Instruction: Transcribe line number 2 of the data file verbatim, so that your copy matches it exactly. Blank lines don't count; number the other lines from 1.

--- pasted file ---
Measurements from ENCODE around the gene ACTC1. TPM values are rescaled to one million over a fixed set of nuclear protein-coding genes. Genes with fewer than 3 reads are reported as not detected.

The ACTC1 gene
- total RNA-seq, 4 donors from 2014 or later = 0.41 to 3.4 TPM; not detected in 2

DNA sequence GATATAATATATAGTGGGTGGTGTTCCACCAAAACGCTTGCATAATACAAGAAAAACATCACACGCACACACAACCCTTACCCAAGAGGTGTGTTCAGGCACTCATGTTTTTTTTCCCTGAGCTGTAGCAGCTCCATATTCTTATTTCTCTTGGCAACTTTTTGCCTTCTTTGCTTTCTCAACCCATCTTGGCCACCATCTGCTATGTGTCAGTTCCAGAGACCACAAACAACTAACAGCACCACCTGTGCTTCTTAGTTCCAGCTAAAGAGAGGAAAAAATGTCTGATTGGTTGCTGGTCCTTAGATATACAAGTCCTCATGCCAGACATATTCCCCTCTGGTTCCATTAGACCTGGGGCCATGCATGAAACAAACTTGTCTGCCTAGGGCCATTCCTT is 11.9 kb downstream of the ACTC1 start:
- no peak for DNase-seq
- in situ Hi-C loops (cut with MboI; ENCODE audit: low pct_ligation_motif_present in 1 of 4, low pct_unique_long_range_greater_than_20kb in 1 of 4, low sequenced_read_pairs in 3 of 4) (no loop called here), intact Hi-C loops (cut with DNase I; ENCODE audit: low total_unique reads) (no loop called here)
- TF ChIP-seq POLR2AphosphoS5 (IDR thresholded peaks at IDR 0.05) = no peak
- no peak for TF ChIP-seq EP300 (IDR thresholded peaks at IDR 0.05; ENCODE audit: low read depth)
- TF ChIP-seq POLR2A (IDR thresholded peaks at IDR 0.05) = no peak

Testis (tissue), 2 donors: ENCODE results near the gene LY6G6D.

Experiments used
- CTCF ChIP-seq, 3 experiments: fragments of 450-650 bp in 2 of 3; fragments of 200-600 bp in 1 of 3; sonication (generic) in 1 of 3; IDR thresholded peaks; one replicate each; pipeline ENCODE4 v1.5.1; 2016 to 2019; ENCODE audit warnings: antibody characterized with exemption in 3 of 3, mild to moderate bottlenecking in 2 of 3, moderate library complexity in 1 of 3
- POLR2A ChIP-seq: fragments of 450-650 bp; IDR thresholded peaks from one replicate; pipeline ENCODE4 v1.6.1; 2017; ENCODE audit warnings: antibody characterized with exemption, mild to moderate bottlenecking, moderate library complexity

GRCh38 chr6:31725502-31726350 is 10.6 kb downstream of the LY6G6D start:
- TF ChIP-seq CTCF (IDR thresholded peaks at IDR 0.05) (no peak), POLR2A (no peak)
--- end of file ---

The ACTC1 gene